Dear brothers and sisters in Christ,
Welcome to worship as we celebrate the Tenth Sunday after Pentecost.
As I sat contemplating the Scripture Readings for this Sunday, I couldn't but be taken by the thought of how God’s grace is experienced so often, even in difficult. Difficulties that seem hopeless or even irredeemable.
In the Old Testament Reading, despite David’s foolish mistakes and in this case sinful and evil action, God ultimately goes on to work through the worst of this situation to bring about salvation.
The Psalmist likewise recognises the frailty of the human condition and of the confusion that often exists between good and evil, right and wrong. The best of humanity, now matter how good, is still imperfect. But God doesn’t ask us to be perfect. The best we can do is to seek God in our lives, to encourage others to do so and share our experiences.
Today’s reading from the Letter to the Ephesians can help to realize that God really is present in people’s lives. There is a prayer here that our inner being be strengthened and that Christ come to live in our hearts. How good and important it is to recognise the love of God that is in us. As God’s people we can be filled with all the fullness of God.” An important reminder always and especially when the going gets tough!
Then there is the Gospel reading and a feeding miracle results out of such little provision. Like how the disciples doubt that Jesus could really do anything with five barley loaves and two fish to feed such a large crowd. How often might we fail to trust God to provide what we need? Likewise our celebrating Eucharist together is a reminder each week, that even a small piece of bread and a sip of wine is all that is necessary for nourishing our spirits to the point that we can continue to live and share the wonder of God’s mercy and grace that is available and open to all. Jesus is truly present to us in both the Sacrament and in our lives.
Can Christ who is alive in us, live this week through our hearts and hands?
May we journey well with Christ this week.
Dear brothers and sisters in Christ,
Welcome to worship as we celebrate the Ninth Sunday after Pentecost.
How grateful are we for what we receive and for the bountiful we can experience in this country and our community. Twenty first century Australia for many of us (not all) is a vastly different proposition than life in the time of Jesus. A time where food could be scarce, there was little opportunity for treatment of serious diseases. Life hung in the balance more often than not. They lived under the occupying force of the Romans and prospects for any advancement in well- being were few and far between. No wonder Jesus had compassion for the crowds and the Gospel writer commenting that they were like sheep without a shepherd.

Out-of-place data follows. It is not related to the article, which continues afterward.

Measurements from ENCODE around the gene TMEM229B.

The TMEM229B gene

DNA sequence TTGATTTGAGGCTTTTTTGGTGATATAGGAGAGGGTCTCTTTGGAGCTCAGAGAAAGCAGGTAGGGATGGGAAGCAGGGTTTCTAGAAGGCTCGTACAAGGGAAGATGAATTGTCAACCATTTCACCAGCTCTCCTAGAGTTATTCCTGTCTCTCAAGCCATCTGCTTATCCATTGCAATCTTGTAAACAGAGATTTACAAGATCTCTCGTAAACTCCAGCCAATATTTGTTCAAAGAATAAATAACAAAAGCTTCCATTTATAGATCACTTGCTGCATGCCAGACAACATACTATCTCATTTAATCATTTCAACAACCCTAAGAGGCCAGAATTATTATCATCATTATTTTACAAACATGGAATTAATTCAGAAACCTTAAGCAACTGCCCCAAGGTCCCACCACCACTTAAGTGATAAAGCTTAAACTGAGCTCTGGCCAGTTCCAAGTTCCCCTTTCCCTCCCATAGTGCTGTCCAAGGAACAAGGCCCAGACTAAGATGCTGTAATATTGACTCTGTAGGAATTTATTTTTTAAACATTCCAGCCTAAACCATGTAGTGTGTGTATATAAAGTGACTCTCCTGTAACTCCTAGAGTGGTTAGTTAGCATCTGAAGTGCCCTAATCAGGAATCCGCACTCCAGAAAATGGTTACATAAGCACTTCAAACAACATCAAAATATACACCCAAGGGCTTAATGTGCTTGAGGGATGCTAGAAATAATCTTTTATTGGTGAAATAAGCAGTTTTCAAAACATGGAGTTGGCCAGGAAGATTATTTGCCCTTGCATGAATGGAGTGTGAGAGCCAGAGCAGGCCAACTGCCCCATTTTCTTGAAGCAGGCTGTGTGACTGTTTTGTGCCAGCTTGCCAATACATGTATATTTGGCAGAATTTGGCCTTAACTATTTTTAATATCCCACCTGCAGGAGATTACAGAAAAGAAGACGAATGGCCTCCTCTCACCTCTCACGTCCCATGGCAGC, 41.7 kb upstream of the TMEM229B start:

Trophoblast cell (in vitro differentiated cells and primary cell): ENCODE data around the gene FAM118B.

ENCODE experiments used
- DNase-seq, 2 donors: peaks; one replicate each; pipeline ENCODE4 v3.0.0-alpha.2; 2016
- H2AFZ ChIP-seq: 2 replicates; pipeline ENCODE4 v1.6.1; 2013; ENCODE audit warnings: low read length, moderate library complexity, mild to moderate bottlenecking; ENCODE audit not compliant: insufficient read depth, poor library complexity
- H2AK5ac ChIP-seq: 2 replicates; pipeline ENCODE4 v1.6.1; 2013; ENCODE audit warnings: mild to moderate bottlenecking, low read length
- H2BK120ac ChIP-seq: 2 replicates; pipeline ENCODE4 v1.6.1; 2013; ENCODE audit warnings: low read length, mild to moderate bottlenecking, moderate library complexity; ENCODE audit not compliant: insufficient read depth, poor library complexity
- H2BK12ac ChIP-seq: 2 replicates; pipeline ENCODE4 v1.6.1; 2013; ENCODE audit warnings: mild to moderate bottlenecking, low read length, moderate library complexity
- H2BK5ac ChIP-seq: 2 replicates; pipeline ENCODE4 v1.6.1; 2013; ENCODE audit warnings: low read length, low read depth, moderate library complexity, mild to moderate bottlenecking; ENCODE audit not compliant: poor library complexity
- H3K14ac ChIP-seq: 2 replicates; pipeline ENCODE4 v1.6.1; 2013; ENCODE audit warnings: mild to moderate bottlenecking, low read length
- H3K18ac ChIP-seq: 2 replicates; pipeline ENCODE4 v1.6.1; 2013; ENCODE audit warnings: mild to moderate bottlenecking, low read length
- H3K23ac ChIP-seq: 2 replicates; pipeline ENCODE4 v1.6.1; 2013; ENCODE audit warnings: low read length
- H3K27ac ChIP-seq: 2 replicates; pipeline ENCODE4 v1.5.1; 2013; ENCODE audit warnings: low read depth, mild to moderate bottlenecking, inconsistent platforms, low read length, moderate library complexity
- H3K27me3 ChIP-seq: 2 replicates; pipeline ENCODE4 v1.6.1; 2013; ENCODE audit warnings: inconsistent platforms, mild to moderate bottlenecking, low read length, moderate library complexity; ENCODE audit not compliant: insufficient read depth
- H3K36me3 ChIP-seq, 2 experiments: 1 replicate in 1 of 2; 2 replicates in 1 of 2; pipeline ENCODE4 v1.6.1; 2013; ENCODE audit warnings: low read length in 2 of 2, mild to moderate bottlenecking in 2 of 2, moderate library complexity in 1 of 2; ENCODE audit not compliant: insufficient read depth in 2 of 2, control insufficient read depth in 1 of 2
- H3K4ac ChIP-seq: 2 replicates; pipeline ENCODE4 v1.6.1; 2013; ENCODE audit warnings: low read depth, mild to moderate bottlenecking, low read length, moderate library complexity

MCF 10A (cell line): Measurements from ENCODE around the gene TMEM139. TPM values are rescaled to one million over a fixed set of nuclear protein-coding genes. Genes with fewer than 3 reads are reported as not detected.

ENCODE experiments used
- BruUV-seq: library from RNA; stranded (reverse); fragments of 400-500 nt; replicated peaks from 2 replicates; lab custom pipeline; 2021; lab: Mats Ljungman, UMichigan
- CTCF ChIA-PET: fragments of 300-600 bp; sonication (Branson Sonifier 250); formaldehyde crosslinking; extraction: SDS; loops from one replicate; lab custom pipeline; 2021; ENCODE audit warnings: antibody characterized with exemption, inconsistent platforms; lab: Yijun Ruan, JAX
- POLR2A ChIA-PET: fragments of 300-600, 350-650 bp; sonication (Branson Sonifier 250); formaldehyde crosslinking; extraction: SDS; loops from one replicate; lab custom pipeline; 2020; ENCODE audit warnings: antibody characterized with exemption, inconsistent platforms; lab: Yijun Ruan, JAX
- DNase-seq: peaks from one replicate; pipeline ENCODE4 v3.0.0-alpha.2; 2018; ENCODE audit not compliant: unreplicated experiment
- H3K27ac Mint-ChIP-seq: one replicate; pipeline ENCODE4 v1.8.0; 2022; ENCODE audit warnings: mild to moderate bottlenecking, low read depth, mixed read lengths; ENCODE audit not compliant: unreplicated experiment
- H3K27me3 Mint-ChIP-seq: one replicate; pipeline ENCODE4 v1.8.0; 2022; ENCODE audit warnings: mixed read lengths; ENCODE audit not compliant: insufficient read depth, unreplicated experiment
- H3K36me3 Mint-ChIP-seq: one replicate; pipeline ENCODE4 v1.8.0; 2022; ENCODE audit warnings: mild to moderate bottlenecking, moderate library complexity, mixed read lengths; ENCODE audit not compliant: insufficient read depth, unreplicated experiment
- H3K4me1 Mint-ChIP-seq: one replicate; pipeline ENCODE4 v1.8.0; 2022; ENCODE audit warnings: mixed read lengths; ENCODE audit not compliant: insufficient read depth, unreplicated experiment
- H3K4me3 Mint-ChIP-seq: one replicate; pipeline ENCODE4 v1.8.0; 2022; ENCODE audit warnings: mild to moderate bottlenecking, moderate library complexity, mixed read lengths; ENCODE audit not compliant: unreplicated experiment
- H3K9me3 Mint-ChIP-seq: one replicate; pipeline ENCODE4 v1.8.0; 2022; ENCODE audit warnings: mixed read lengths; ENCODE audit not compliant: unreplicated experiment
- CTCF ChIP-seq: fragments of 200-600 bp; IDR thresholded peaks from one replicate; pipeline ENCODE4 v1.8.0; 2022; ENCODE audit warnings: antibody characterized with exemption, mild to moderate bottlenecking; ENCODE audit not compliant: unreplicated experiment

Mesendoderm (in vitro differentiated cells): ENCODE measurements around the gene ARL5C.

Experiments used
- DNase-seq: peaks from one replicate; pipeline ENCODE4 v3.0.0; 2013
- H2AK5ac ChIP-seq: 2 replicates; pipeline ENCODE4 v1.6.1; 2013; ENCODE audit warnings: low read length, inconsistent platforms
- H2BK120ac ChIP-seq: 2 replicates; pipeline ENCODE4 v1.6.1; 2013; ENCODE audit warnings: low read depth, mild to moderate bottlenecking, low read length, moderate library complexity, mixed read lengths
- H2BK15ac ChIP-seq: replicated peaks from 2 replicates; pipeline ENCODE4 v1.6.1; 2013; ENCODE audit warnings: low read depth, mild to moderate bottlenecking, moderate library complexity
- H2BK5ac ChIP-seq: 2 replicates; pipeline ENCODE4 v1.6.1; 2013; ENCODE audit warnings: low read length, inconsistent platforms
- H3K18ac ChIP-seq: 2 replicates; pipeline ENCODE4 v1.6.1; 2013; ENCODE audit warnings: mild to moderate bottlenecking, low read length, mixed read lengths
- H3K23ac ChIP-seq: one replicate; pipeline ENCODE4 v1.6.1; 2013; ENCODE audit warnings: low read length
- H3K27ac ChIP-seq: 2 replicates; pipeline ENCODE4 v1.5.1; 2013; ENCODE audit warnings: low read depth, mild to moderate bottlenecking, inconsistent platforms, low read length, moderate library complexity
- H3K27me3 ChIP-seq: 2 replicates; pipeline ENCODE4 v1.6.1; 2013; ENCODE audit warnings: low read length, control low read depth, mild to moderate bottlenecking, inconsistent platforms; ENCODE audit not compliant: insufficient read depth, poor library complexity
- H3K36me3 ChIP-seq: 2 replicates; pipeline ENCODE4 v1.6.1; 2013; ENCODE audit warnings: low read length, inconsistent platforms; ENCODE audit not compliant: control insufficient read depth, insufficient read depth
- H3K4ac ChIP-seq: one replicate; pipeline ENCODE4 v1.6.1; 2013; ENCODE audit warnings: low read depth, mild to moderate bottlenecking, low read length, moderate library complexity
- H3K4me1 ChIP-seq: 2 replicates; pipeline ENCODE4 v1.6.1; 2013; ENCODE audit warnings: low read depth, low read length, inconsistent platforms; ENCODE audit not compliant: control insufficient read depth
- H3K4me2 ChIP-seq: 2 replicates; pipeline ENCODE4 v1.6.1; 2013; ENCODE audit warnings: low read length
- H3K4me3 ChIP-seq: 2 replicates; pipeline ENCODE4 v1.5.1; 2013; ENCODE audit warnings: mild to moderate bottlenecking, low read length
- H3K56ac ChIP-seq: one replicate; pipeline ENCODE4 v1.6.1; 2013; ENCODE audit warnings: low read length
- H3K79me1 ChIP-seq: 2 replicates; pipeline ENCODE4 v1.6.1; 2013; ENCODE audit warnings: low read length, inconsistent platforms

Yet whilst life for many of us is so much better, there are still countless numbers of people who lives in what we would describe as appalling conditions, with little to no hope of anything better; whether this be war-ravaged countries, places of famine, or simply places of extreme poverty. Why should people be living without shelter, food, much in the way of clothing or simple healthcare.
With the world’s richest 1% controlling 40% of the world’s wealth it is no won- der there is such an imbalance. And amongst the world’s richest countries Aus- tralia fairs considerably well, yet we also have people in our own country still sleeping on streets, under bridges, couch surfing etc. There are families with lit- tle to no food on the table and/ or little to no money left after putting over their heads if they can. We as a country with relatively strong communities should be able to do better. But it is only through recognising where and when we can be generous and being more open, that real change can happen.
The compassion of Christ should beckon us to do something about it. It can begin with as little as bringing food to send on for Emergency Relief. It is about keeping our eyes and ears open to respond to needs and to be mindful and prayerful for the increasing numbers of people financially stretched and stressed. It can be with consuming less as a people and giving more, so that those who have nothing can have something. There is so much that needs to change, it al- most seems overwhelming. Yet it can begin with you and with me as we live our lives in Christ, who is alive in us and can lived through our hearts and hands.
May we journey well with Christ this week,
Rev Cannon Ian Howarth is the Rector of the Anglican Parish of St Paul's Kyneton and St John's Malmsbury and is the team leader of the Central Highlands Cluster.